CLIVE GRYLLS - LAST HURRAH FOR CAPTIVE ELEPHANTS
Feb 15, 2013
All over Asia, domesticated elephants are disappearing, but they may yet have one last role to play, says Clive Grylls
In 2011, the Elephant Conservation Centre opened in Laos with the aim of supplementing the country’s ‘domesticated’ elephant population through a managed breeding programme.
It was necessary, according to Sebastien Duffillot, of the Laos- based organisation Elefantasia and co-founder of the centre, because, with only 450 left in the country, domesticated elephants are becoming increasingly rare.
Many still work in the logging industry, where demand for their ‘services’ is dying out, but there is another problem. Domesticated Asian elephants were traditionally replenished from the wild, which is now banned.
Breeding from working elephants is costly, however: a cow gestation lasts two years and another two passes before the calf is weaned, and for their riders, called mahouts, this can mean four years lost income. On average, 15 elephants die every year, but only four are born. “The domesticated population could be extinct in 40 years”, Duffilot said.
Elephants have been domesticated in South-east Asia for 4,000 years. In Laos, they were once as common in villages as cows in Europe, but the Vietnam War hugely reduced their numbers and with increasing mechanisation, their place in society is disappearing. The question over whether we should mourn this loss is open to debate.
For the animal welfare group, the People for the Ethical Treatment of Animals (PETA), it is no bad thing, because domestication is cruel. It starts when elephants are four years old and involves beating them and depriving them of food and sleep until their independence is broken.
But the Asian elephant is hardly a conservation success story, with a wild population of some 35,000 animals. This has fallen by 50 per cent over the past 60-75 years, and the species is significantly rarer than its African relative. Some people who support maintaining domesticated elephants argue that they could act as an ark that guarantees the species survival. Unlike other domesticated animals, such as dogs or cows, elephants have never been selectively bred, so they are genetically the same as their wild cousins.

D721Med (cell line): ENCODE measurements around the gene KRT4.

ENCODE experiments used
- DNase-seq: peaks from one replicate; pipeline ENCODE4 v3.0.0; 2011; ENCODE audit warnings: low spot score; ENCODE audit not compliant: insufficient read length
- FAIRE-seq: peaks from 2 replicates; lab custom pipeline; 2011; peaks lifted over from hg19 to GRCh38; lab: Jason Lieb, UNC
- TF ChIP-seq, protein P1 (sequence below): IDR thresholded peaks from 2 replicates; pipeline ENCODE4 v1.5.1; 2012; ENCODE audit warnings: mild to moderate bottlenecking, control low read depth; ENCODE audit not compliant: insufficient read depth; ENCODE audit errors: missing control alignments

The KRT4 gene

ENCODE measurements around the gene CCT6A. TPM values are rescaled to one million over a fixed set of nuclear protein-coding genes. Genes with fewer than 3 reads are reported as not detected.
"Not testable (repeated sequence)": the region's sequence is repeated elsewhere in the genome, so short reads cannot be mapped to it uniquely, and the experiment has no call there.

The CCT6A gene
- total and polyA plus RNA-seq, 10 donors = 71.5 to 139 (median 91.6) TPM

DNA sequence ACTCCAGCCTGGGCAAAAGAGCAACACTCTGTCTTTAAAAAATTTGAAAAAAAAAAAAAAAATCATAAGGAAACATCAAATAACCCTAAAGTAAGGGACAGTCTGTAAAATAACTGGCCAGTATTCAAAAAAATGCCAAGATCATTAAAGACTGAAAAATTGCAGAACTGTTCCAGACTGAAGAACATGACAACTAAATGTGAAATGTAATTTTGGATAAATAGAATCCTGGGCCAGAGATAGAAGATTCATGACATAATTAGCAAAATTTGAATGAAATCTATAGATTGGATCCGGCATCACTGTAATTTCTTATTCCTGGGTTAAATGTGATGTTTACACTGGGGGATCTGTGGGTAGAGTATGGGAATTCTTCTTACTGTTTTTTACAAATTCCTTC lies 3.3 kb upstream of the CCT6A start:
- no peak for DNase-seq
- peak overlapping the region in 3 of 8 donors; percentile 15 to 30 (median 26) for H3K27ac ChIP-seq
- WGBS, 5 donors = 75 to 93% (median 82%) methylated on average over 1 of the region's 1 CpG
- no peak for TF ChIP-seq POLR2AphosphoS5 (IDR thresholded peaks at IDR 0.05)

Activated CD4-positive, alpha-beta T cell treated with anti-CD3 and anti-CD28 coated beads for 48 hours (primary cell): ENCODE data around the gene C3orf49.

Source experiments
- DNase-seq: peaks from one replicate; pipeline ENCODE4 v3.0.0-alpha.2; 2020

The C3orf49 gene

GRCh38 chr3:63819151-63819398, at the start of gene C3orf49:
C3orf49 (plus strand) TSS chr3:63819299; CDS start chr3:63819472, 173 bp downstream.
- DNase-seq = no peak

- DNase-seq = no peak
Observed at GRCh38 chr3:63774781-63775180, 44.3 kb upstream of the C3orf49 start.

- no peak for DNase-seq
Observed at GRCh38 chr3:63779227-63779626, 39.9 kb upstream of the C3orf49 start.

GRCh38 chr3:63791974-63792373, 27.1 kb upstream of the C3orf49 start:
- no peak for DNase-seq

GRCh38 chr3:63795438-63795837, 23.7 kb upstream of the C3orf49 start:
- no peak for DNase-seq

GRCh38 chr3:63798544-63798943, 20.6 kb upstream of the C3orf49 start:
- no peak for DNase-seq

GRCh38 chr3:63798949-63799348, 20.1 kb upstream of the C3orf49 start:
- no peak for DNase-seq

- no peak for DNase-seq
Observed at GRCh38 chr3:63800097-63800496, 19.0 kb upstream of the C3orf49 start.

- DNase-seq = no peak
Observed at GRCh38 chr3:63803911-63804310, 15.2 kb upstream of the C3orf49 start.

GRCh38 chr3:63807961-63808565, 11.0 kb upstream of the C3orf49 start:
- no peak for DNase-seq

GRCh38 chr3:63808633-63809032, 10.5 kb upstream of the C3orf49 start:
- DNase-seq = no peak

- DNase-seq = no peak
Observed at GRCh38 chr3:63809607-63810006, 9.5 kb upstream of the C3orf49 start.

Richard Lair, the author of 'Gone Astray: The care and management of the Asian elephant in domesticity' even argues that captive elephants could be reintroduced into the wild. “Unlike many carnivores, Asian elephants are suitable for release into the wild”, he said.
In fact, this is unlikely to happen. There is a shortage of suitable habitat-which is the main reason they are declining- and all over Asia, wild elephants are regarded as pests, and worse, because of crop-raiding. In India, at least 150 people die every year from encounters with elephants.
But this doesn’t negate the importance of domesticated elephants, because they are a huge tourist attraction. Perhaps, then, this is the future? Possibly- but here, too, there are differences of opinion. Sangduen Chailart, who runs a rescue sanctuary called Elephant Haven, argues that at least half of the camps in northern Thailand are ‘ópen prisons’ that deny their elephants proper food, shade and shelter.
Plus different sanctuaries have different policies on whether it OK to ride elephants (see ‘for’ and ‘against’ below), making it harder for a tourist to know what is the right thing to do. Chailart doesn’t permit it because “my elephants have been rescued and I don’t want them to be abused again.”
In the meantime, Elefantasia is working with Richard Lair on drawing up a set of voluntary guidelines for camps and sanctuaries in South-east Asia and intends to grade them all as well. For visitors for whom a holiday would not be complete without seeing traditional domesticated elephants, the message is carry on- but try to make sure you only patronise those institutions that don’t mistreat their inmates